The ACLU filed the latest version of its lawsuit on July 6. That action took place six days after Gov. Roy Cooper signed a bill amending one of the anti-riot law’s challenged provisions.
“The Act is a sweeping yet amorphous statute, and the scope of speech and conduct it encompasses is difficult to discern,” ACLU lawyers wrote in their amended complaint. “North Carolinians are left to guess whether they will be subject to significant civil or criminal penalties merely for exercising their fundamental free speech, assembly, and petitioning rights.”
The original suit filed in April against House Bill 40 targeted provisions against “urging” a person to engage in a riot. ACLU argued the provisions violated a 1969 U.S. Supreme Court precedent in Brandenburg v. Ohio.
H.B. 40 became law in March.
“Then, the General Assembly got cold feet,” ACLU lawyers argued in the updated complaint.
In June N.C. House committee amendments to Senate Bill 626 removed the prohibitions against “urging” a riot from the anti-riot law. The N.C. House approved the measure, 113-0, and the Senate accepted the House’s changes, 45-0. Cooper signed the change into law on June 30.
“As amended by S.B. 626, the Anti-Riot Act no longer specifically criminalizes mere advocacy of unlawful conduct, rendering moot Plaintiff’s previous challenge to these ‘urging’ provisions,” ACLU lawyers concede.
“Still, S.B. 626 did nothing to address the Anti-Riot Act’s more fundamental problem: its vague and overbroad definition of what constitutes a ‘riot,’” the updated complaint argued. “As amended, the Act still defines a riot as any ‘public disturbance involving an assemblage of three or more people which by disorderly and violent conduct, or the imminent threat of disorderly and violent conduct, results in injury or damage to persons or property or creates a clear and present danger of injury or damage to persons or property.’”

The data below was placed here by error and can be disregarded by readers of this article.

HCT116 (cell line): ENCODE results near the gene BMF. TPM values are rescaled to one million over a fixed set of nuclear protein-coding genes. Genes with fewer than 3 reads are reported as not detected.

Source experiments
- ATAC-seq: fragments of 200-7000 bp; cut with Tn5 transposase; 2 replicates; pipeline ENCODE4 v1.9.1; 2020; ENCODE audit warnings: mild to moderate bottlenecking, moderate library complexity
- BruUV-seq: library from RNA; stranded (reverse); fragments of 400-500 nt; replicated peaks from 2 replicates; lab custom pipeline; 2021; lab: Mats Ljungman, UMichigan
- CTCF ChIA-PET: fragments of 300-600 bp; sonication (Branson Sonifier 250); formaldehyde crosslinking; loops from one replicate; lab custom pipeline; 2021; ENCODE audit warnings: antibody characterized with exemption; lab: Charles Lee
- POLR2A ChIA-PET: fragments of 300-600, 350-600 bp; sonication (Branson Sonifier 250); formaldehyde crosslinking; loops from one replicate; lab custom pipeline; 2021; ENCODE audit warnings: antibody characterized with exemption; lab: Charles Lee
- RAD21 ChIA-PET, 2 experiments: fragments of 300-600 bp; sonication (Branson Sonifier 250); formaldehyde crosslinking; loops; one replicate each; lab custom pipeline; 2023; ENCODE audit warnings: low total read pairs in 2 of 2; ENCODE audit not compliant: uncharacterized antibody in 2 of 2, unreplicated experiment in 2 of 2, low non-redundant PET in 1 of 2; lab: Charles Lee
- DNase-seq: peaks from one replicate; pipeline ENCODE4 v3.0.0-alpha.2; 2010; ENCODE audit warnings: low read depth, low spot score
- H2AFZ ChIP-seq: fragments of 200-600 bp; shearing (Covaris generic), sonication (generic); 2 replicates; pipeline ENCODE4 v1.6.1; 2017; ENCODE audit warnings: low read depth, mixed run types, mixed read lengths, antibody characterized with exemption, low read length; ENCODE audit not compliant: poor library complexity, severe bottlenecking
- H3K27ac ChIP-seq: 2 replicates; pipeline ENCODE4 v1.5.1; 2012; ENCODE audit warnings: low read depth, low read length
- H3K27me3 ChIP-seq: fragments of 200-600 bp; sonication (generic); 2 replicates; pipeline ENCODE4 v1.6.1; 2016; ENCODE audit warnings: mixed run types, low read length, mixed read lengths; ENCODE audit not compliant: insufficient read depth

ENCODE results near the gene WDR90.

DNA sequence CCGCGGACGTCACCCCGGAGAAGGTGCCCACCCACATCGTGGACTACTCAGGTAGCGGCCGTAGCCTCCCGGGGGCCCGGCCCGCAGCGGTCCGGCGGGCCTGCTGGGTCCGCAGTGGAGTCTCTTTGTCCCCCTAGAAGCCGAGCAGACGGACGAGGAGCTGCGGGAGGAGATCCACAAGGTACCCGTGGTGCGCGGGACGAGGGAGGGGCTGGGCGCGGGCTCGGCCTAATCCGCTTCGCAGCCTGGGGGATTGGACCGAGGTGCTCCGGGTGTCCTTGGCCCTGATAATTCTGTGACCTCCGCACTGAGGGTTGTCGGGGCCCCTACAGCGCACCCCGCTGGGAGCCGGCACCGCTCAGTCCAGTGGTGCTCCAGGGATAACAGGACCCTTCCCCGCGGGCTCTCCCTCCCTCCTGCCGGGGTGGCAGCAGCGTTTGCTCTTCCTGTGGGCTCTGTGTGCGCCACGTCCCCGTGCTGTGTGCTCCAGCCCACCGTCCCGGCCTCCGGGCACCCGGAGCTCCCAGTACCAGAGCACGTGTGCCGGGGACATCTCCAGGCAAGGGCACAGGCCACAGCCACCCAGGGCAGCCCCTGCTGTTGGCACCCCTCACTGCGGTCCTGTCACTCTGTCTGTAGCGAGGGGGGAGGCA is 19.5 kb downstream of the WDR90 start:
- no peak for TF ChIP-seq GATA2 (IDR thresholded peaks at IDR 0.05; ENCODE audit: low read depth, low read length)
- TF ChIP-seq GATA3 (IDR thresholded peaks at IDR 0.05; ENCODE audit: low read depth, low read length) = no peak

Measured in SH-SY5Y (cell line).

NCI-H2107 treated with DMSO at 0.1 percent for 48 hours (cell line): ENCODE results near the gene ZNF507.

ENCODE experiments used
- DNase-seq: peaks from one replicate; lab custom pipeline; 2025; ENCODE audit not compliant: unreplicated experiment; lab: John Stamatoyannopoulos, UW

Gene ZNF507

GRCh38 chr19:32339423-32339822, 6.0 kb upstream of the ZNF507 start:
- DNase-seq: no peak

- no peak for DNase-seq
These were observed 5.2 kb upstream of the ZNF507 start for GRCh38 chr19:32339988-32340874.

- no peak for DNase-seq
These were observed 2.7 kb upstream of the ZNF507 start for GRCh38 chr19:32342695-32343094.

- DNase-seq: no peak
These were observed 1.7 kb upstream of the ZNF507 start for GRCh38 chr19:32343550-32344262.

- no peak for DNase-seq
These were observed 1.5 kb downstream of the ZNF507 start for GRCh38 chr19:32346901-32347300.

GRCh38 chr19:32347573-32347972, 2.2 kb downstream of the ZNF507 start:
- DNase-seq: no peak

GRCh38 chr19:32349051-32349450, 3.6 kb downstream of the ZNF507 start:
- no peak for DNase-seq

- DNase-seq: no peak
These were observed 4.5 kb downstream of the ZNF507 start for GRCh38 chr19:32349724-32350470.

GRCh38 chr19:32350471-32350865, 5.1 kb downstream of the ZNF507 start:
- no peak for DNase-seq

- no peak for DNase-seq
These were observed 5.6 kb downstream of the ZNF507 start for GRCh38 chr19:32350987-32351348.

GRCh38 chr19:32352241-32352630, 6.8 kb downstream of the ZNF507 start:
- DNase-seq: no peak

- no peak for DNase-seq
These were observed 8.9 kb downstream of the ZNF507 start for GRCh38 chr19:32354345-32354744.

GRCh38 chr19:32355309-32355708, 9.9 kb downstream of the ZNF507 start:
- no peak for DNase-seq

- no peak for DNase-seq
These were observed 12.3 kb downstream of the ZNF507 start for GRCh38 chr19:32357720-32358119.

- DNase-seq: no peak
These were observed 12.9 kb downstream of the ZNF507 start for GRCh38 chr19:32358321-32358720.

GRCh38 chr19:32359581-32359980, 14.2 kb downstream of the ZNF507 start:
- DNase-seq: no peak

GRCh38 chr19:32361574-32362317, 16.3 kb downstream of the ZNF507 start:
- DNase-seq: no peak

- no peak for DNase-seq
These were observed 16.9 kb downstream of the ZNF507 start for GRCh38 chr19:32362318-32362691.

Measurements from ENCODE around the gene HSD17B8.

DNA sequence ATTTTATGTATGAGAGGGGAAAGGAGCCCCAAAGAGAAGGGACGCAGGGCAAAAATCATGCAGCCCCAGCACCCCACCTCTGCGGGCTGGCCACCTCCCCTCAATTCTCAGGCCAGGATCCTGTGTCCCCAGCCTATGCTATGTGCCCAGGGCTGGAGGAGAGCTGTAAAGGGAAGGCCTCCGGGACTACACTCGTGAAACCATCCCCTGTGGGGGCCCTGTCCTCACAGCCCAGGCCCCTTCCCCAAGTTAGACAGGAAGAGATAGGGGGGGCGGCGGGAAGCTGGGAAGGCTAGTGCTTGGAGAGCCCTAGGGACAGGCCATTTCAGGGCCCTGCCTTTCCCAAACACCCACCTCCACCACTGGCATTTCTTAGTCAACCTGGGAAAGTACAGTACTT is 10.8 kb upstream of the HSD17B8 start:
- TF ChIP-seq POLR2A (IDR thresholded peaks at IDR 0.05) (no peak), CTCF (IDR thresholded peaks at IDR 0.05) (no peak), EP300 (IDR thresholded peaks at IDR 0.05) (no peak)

“This fails to clarify whether, and under what circumstances, an individual who participates in a public demonstration where violence occurs may be held liable under the Act,” ACLU lawyers argued. “It also fails to specify what intent (if any) an individual must act with and what involvement (if any) an individual must have with others who commit acts of violence in order to be punished.”
ACLU argued that even the newly amended law violates the First and 14th Amendments to the U.S. Constitution, along with three sections of the N.C. Constitution’s Declaration of Rights.
“To protect the free speech, assembly, and petitioning rights of itself and its members, Plaintiff files this amended complaint for declaratory and injunctive relief,” ACLU lawyers wrote.
Along with the amended complaint, ACLU updated its request to certify all N.C. district attorneys as a defendant class in the case.
“Litigating challenges to the Act on a district-by-district basis would create a substantial risk of inconsistent adjudications, imposing different standards of conduct throughout the state,” ACLU lawyers argued. “Absent class certification, North Carolinians’ ability to exercise their fundamental constitutional rights would depend on where they live or happen to engage in speech and protest activities encompassed by the Act.”
“District attorneys could disparately enforce the Act depending on where they were elected,” according to the modified motion. “To facilitate a just, efficient, and consistent resolution of this facial constitutional challenge to the Act, Plaintiff respectfully seeks certification of a Defendant District Attorney Class pursuant to Federal Rules of Civil Procedure. …”
H.B. 40 cleared the N.C. House with a 75-43 vote in February. The Senate approved the measure with a 27-16 margin in March. Six House Democrats and one Senate Democrat joined Republican majorities to support the measure.
Both margins surpassed the three-fifths majority required to override a gubernatorial veto. Cooper announced on March 17 that he would not use his veto stamp.
“I acknowledge that changes were made to modify this legislation’s effect after my veto of a similar bill last year,” he said. “Property damage and violence are already illegal and my continuing concerns about the erosion of the First Amendment and the disparate impacts on communities of color will prevent me from signing this legislation.”
Cooper signed S.B. 626, which included the amendments striking the prohibition against “urging” a riot.